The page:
Traditionally, software intended to run on a medical device was expected to be written by companies well versed in writing software that can be determined to be safe using processes that have long held sway in the medical device industry such as ISO 62304 (Medical Device Software – Software Life Cycle Practices), ISO 13485 (Medical Devices – Quality Management Systems – Requirements for Regulatory Purposes), and many others. Even if some of the software was acquired by a supplier, it was expected to be created under these same rules, with limited exceptions for general-purpose software such as a Real-Time Operating System (RTOS), and even then, it was expected that the software be certified to a standard like ISO 62304.
This status-quo was acceptable for many years, but modern requirements have made it more and more difficult for these device manufacturers to live up to these rigorous quality and safety standards:
- Medical devices now have connectivity requirements that more resemble computers or cell phones than a traditional medical device. While the market for home-medical devices started this trend, it now applies to almost all therapeutic settings.
- The graphical and user-interface requirements of these devices have become significantly more complex, requiring graphics that would be more at-home on a smart phone or tablet than the traditional wavy lines that are associated with medical devices.
- This connectivity leads to security requirements that are extremely rigorous. Regulations such as HIPPA in the United States or GDPR in Europe require connected medical devices to meet security requirements that are just as strong as those used in the financial industry.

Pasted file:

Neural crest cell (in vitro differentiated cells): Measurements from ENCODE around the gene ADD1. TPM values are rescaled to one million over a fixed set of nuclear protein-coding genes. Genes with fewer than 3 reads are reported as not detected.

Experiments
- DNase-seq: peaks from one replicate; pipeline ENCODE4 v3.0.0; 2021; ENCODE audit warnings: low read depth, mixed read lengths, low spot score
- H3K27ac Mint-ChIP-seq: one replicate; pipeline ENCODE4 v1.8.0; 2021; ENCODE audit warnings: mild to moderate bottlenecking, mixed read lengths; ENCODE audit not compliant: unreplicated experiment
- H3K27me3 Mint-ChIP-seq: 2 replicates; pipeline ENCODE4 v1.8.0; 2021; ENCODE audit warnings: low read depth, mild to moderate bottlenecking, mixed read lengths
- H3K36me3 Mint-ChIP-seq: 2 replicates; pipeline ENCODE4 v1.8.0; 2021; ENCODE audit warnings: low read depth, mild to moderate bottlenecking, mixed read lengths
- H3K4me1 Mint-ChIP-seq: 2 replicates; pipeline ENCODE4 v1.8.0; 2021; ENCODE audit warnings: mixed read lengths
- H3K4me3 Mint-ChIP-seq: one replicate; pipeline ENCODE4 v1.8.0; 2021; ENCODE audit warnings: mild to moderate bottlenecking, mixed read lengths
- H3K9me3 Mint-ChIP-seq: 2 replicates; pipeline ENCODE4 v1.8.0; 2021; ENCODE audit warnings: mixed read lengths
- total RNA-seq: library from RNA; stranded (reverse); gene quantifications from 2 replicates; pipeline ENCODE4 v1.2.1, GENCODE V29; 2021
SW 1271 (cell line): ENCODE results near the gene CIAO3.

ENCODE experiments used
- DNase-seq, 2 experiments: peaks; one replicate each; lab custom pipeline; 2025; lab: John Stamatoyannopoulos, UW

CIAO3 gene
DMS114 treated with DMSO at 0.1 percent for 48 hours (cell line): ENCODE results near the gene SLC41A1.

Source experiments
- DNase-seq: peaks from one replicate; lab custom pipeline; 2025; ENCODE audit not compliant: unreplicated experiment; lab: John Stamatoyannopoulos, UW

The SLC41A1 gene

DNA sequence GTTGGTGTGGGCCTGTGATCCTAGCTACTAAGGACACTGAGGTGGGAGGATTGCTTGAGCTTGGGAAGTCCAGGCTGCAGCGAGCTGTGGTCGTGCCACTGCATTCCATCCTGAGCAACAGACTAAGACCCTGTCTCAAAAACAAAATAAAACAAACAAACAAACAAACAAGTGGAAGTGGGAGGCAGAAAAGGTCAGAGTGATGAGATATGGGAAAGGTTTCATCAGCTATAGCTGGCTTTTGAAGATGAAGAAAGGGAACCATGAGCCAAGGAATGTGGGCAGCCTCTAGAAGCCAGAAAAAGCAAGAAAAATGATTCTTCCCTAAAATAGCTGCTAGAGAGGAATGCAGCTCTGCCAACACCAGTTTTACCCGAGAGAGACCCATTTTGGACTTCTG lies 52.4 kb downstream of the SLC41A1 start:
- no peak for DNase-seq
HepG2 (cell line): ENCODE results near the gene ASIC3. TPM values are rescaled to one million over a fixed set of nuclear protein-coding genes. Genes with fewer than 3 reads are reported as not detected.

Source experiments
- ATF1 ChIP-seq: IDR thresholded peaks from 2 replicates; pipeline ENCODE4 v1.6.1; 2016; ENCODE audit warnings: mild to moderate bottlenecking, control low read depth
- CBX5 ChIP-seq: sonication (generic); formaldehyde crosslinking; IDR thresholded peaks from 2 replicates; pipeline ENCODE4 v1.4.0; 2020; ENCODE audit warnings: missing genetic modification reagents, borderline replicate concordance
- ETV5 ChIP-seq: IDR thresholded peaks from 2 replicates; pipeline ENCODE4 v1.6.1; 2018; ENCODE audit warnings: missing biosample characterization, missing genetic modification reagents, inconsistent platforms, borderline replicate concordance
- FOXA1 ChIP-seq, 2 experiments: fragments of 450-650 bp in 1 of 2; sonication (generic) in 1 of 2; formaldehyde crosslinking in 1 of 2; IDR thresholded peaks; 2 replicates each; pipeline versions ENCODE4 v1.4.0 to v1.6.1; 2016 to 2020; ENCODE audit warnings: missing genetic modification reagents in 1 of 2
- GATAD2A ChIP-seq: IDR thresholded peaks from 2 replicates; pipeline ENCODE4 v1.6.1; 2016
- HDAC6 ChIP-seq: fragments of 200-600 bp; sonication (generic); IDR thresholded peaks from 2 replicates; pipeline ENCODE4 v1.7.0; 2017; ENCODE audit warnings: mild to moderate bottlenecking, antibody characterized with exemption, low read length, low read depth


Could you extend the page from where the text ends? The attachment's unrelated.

Worse yet for the device manufacturer, these are now mostly “table stakes”, which are minimum requirements for marketing a new device, while requiring extensive and expensive expertise to develop. This cost and time must be considered even before developing the innovative therapeutic treatments that these devices support.
These trends have led many device manufacturers to look for better solutions to these foundational capabilities that allows them to have solid solutions for these commercial and regulatory requirements and allow them to focus their internal efforts towards the actual goals of the device. These manufacturers first looked to closed-source, 3rd party solutions that were pre-certified for medical devices. There are cases where such a solution is fine for all or part of a medical device; for example, for the life-critical parts of an infusion pump, it might make sense to use a pre-certified RTOS (such as Siemens Embedded’s Nucleus™ SafetyCert™ Real-time Operating System) to control the part of the logic that determines how much medicine to dispense at a given time. However, the landscape for connectivity, security and graphics is moving very quickly; more quickly than even third-party safety software specialists can keep up, meaning if your device requires these modern features, you’ll need to wait a long time to get them through this route.